## About the AuthorsSeppo Pohjolainen is a professor in the Department of Mathematics at Tampere University of Technology (TUT) in Tampere, Finland. He received his M.S. degree in engineering in 1974, the Licentiate of Technology degree in 1977, and a Ph.D. in applied mathematics in 1980, all from Tampere University of Technology. Currently, he is head of the Department of Mathematics and director of the Hypermedia Laboratory at TUT. His research interests include distance learning, open learning environments, and development of hypermedia courseware, as well as applied mathematics, control theory, and acoustical modeling. He is leading several projects in distance learning and open learning environments in Finland. Jari Multisilta is currently a professor of information technology at Tampere University of Technology (Tampere, Finland). He received an M.S. in mathematics from the University of Tampere and his Ph.D. in applied mathematics from Tampere University of Technology. His research interests are network-based learning environments and applications of hyper- and multimedia in learning. He is the chair of International Federation of Information Processing (IFIP) working group 3.3 (performing research on educational applications of information technologies). More information is available at http://www.pori.tut.fi/~multisil. Kostadin Antchev is a software designer with CrossKeys Systems Corporation (http://www.crosskeys.com), based in Kanata, Ontario. His present professional interests are in telecommunications software. From 1994 until 1996, he was a graduate student at Tampere Graduate School of Information Science and Engineering (TISE) at Tampere University of Technology. During that time he worked in Professor Seppo Pohjolainen's research group at TUT's Hypermedia Laboratory, studying the modeling and implementation of interactive electronic documents for mathematics education. Kostadin Antchev received a B.S. in engineering and M.S. in applied mathematics and computer science from the Technical University of Sofia, Bulgaria. Converted by Mathematica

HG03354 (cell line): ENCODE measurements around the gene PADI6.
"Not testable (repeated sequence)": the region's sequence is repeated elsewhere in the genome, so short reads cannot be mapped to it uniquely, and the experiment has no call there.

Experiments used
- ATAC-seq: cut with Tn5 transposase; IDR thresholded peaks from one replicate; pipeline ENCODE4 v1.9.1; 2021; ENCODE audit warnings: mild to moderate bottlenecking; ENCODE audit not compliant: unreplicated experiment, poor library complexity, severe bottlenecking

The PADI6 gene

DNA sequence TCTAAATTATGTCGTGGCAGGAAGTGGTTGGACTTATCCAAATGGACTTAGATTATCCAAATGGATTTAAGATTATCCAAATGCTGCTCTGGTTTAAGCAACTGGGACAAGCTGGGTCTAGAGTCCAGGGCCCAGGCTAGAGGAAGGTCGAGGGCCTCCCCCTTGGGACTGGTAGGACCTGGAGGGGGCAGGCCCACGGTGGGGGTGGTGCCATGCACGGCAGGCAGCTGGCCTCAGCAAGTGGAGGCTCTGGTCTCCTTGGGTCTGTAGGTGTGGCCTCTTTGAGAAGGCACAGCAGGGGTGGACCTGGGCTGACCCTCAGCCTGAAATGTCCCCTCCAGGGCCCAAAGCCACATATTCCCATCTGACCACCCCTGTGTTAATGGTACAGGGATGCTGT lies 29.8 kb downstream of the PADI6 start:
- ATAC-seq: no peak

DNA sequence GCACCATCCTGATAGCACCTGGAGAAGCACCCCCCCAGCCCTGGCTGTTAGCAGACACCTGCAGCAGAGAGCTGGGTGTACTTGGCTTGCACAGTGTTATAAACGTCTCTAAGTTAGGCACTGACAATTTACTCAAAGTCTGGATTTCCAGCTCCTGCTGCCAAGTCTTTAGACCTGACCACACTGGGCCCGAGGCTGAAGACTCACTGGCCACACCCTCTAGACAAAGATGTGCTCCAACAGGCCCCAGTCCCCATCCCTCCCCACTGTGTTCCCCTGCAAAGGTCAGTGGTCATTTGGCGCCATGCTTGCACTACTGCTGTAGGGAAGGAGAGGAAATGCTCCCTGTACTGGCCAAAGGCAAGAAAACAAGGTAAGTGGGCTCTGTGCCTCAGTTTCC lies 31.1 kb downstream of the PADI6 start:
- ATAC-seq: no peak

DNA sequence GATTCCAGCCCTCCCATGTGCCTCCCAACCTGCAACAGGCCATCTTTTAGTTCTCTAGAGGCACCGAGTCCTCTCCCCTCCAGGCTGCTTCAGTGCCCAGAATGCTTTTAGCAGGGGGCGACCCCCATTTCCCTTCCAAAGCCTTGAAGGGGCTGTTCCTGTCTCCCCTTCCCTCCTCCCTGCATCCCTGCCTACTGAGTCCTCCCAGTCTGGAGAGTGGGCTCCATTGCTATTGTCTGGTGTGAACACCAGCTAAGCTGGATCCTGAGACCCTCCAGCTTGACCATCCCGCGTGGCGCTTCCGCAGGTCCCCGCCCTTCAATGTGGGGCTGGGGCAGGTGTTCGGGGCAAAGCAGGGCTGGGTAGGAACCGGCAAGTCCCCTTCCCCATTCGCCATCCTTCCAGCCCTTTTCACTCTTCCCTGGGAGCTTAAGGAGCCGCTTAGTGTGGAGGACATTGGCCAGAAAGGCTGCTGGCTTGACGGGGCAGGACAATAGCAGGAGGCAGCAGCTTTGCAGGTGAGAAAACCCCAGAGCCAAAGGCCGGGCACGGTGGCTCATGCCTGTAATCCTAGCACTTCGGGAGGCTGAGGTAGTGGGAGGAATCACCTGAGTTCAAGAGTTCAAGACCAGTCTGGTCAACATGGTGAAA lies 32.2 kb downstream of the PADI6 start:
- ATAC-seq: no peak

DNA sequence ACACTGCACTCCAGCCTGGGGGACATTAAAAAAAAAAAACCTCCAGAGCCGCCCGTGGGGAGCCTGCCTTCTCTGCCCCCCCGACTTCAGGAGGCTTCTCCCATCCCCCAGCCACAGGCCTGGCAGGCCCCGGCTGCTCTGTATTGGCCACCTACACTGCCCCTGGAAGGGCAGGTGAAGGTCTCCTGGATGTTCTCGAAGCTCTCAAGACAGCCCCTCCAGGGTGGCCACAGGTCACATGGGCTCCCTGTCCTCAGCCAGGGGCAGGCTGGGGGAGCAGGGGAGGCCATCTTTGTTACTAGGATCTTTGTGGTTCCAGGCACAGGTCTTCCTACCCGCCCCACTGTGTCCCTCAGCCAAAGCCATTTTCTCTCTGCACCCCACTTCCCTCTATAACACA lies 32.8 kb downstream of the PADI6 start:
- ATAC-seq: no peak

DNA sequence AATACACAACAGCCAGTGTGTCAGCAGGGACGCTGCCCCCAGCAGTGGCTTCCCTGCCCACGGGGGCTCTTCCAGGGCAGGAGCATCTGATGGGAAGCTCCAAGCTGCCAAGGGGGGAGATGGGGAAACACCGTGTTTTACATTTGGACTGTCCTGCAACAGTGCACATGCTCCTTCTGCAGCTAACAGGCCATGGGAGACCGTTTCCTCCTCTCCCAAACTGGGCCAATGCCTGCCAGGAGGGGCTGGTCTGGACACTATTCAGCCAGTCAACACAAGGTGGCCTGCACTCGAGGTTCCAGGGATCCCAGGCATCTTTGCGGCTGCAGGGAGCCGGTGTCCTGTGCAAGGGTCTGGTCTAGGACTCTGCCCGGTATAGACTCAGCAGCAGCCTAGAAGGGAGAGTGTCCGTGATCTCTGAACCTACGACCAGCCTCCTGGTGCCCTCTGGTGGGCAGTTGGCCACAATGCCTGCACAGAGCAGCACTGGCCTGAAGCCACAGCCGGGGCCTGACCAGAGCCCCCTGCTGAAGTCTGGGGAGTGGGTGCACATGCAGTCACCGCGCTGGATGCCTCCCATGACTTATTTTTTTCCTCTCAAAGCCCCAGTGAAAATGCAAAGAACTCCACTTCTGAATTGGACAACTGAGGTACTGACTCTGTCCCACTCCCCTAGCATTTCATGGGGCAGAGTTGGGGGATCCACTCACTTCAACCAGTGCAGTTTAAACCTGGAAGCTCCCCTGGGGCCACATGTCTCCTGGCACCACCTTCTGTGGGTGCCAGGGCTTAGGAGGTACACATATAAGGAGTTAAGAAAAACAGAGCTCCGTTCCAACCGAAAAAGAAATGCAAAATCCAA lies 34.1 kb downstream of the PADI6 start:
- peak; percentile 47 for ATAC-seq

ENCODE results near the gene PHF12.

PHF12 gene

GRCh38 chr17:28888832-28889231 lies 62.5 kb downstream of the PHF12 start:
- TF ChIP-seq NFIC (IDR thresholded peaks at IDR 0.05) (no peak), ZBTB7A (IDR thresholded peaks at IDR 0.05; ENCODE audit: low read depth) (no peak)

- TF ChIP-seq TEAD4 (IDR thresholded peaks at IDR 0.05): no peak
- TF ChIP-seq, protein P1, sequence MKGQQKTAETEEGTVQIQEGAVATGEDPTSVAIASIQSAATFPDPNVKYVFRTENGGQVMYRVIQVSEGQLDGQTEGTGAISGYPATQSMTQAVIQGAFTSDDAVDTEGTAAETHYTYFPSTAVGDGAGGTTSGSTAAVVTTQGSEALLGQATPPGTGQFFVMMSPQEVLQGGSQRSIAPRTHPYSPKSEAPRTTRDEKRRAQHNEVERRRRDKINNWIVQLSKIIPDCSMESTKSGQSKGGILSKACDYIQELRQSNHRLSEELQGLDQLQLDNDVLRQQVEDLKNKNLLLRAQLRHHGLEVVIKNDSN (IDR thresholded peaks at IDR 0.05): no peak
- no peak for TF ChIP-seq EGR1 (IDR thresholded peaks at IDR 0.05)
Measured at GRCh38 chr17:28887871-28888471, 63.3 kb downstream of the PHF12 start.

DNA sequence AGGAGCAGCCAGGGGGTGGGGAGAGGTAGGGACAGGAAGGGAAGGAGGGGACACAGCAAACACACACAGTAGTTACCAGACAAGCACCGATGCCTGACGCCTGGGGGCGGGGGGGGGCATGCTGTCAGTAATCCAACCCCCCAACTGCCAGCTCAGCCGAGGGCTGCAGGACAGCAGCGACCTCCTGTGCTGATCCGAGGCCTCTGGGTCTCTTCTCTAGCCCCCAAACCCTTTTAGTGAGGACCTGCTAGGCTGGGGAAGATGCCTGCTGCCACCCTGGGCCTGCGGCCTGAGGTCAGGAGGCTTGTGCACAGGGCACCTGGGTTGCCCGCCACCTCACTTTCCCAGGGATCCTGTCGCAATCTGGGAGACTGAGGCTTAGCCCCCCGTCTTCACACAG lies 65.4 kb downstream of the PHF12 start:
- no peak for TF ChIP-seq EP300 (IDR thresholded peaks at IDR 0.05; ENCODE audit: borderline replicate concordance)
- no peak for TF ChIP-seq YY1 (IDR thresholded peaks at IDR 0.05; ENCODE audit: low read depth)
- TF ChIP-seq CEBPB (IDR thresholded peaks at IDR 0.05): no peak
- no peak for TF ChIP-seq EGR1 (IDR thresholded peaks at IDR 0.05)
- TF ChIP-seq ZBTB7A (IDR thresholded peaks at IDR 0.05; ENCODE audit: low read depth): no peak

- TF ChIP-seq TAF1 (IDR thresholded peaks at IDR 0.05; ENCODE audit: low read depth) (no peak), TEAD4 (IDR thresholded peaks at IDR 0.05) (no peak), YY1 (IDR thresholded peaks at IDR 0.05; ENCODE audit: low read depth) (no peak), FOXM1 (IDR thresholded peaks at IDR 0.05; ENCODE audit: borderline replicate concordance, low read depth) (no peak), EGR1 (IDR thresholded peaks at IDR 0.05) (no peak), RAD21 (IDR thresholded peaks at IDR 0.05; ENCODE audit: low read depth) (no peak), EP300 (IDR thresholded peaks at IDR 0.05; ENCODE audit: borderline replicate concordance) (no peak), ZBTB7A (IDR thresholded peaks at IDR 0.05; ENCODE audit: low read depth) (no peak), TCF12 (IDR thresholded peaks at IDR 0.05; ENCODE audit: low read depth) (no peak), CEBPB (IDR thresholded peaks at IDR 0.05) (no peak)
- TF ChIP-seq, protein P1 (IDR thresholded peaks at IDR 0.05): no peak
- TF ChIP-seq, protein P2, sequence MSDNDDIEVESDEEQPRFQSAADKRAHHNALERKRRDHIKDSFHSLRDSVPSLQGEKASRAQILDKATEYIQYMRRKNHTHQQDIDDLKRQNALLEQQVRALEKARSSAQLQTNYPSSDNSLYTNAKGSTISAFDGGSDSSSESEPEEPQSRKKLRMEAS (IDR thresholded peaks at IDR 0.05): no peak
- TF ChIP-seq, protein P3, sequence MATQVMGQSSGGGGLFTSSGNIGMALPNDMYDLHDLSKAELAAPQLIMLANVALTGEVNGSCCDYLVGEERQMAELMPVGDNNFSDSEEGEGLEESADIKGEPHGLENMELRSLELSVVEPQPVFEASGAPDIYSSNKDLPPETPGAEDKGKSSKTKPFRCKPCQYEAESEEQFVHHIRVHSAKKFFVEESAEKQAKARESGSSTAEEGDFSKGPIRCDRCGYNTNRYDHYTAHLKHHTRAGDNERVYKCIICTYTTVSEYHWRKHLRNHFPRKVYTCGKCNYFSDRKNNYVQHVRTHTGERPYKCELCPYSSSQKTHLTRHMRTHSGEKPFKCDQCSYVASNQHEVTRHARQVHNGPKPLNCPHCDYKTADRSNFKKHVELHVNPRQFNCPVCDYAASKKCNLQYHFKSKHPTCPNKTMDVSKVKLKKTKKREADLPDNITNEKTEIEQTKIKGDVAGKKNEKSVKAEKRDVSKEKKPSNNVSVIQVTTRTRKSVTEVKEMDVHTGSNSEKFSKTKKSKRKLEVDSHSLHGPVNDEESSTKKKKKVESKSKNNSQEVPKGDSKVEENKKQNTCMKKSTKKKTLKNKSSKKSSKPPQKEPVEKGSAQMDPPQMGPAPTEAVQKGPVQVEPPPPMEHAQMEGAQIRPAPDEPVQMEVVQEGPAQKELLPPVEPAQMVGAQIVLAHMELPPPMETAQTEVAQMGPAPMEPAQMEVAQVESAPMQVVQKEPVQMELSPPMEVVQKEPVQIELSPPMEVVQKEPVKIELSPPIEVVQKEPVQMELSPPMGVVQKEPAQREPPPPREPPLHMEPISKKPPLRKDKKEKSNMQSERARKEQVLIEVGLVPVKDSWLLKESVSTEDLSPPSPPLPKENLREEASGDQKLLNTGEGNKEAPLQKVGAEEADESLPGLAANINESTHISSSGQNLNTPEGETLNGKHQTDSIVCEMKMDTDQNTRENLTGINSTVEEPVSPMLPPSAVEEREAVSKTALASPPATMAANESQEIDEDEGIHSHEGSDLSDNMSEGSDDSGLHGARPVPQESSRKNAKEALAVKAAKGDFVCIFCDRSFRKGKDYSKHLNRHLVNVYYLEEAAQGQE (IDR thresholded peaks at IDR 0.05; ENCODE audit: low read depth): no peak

October 5, 1999
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